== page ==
Blog question – Possible time gap in coverage when changing insurers
One of the questions I received yesterday read:
“I seem to recall a case where a customer switched insurers, neither insurer’s policy specified a start or expiry time, only a date. A incident causing rise to a claim occurred on that specific date and both Insurer’s were passing responsibility to the other. What I can’t recall is the outcome, which insurer was ultimately responsible and why?
Sandra [surname and email provided]
I was not sure if Sandra had heard one of my training sessions where I discussed this issue, if she had experienced it herself or had heard of the potential problem from someone else.
As you can imagine, a lot of problems are brought to me to try and resolve and I have come across this issue twice where I was involved or was brought in to resolve it and in a third was told of the problem after it had been resolved. A total of 3 in over 47 years of claims. The point is that this is not an every day occurrence but nevertheless it is something we need to be mindful of to avoid a potential issue for our clients and ourselves.
The issue is not having a time but having the time without a time zone. For example, Period of Insurance: 30 June 20XX at 4pm to 30 June 20XX+1 at 4pm.
The first case I was involved in was as a loss adjuster where the loss was said to occur at 4pm on the date of expiry of the old policy and the start of the new policy, with the loss occurring in Brisbane. It was during daylight savings. The expiring insurer was based in Victoria and the said that the loss had occurred at 5pm their time and so they had been off risk for an hour. The new insurer, a WA based underwriting agency advised that the loss had occurred at 2pm WA time and so they where not on risk as yet. The Insured said that the loss had occurred at 4pm at their time and as the customer that time should be the time stated.
To complicate this further the Insured’s head office and the broker were South Australian based and this brought in a different time zone again.
With many Australian companies having offices, warehouses, shops or any other asset in multiple states, not having a time zone can cause a problem as to when the switch over of insurers takes place. Many brokers I work with have interstate clients with the state being in a different state to the broker. With on line placing portals, exactly where the insurer is based is not always that easily known either. Is it their local state office or is it their head office which in some cases can be spread across multiple states anyway.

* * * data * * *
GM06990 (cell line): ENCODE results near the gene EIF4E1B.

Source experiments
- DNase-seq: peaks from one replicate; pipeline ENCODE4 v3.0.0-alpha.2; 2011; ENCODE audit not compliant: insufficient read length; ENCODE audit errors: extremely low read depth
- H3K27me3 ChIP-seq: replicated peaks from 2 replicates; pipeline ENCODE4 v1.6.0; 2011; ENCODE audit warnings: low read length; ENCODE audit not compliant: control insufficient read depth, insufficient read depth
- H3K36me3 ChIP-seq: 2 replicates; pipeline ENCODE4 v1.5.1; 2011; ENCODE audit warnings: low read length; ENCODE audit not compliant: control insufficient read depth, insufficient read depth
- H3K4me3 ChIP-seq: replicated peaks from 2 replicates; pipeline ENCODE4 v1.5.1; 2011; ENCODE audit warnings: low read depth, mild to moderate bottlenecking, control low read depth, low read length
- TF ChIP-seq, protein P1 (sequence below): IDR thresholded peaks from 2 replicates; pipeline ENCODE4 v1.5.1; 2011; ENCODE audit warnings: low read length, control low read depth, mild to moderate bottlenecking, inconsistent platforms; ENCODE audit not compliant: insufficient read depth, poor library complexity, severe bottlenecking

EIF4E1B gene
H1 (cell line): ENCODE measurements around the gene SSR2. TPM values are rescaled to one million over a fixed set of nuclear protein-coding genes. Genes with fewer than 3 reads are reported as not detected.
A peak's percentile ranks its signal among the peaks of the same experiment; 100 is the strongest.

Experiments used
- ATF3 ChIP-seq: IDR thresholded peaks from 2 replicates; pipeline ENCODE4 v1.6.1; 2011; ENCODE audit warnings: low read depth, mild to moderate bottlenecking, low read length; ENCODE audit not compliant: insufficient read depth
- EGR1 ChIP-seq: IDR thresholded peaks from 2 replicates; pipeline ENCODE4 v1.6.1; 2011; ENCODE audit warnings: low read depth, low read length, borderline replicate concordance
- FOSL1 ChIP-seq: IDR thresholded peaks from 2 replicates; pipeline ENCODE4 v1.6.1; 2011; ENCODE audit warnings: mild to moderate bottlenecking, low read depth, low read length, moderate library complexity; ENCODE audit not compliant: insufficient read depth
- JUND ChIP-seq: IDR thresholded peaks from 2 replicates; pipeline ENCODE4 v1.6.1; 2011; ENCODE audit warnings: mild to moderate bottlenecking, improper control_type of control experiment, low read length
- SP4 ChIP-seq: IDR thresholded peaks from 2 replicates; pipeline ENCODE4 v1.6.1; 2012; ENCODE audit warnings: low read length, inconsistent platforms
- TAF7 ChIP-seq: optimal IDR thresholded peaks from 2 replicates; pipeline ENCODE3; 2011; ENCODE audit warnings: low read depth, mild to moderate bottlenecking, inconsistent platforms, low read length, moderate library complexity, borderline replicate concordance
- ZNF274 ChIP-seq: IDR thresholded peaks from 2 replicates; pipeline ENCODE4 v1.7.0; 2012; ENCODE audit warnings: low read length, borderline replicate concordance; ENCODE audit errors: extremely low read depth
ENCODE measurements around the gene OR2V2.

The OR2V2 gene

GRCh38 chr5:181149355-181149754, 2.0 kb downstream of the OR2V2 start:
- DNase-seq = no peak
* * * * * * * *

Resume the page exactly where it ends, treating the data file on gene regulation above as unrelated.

I think I have painted a sufficient picture to highlight the problem.
When I was asked to draft and then negotiate one of the first commercial property policies, I discussed this issue with 5 different insurers underwriters and the common consensus was that they did not mind which time zone was used, but what they did not want was for a single policy, say and lndustrial Special Risks (“ISR”) Policy to in effect have multiple expiry times, by having the risks in each state start and end at different times. Multiply this across all the clients they have and it would be a nightmare trying to work out the reinsurance.
The answer, one single time, 4pm in Australia but with a stipulated time period. For example: Period of Insurance: 30 June 20XX at 4pm Australian Eastern Standard Time to 30 June 20XX+1 Australian Eastern Standard Time.
AEST is sometimes used and most times it will be fine but the date can vary for the change over date for either the start or end of daylight savings. Does the S stand for Standard or Summer during that change over period.
And who says insurance is simple!
The other thing that came out of these discussions that no one really understood what local time meant. Ie 4pm local time. Was this 4pm at the Insured’s head office, 4pm at a interstate office where the loss occurred, 4pm at the insurers local office or 4pm at the broker as agent of the insured’s local time. In other words, the use of the words ‘local time’ did not clarify exactly whose local time was to be used. It has no special legal meaning that would help to my knowledge and so my advice has always been to show 4pm and then the one time zone which is clearly stated on the schedule so that everyone, insured, broker, underwriter and claims officer all know when the policy starts and finishes.
Two final points. Some policies written out of London do not have 4pm as the finish time. Some use midnight. This could be that they are a global hub of insurance and use Greenwich Mean Time. Greenwich Mean Time (GMT) being the mean solar time at the Royal Observatory in Greenwich, London. GMT was formerly used as the international civil time standard, but has now been superseded in that function by Coordinated Universal Time (UTC).
The last point was that in the case I used as example to highlight the issue, the two insurers ultimately paid 50% each on the claim but only after 9 months. This of course left the Insured frustrated and starved of cash with a very stressed out insurance broker worrying how it would all end.
I do cover all of this in great detail in my book: Understanding the Industrial Special Risks Policy. As with all my books they are available from the LMI Group website.
So the take-away point if you have not already got it is ensure that the full time zone is shown on all quotation and placing slips and is recorded on the policy schedule.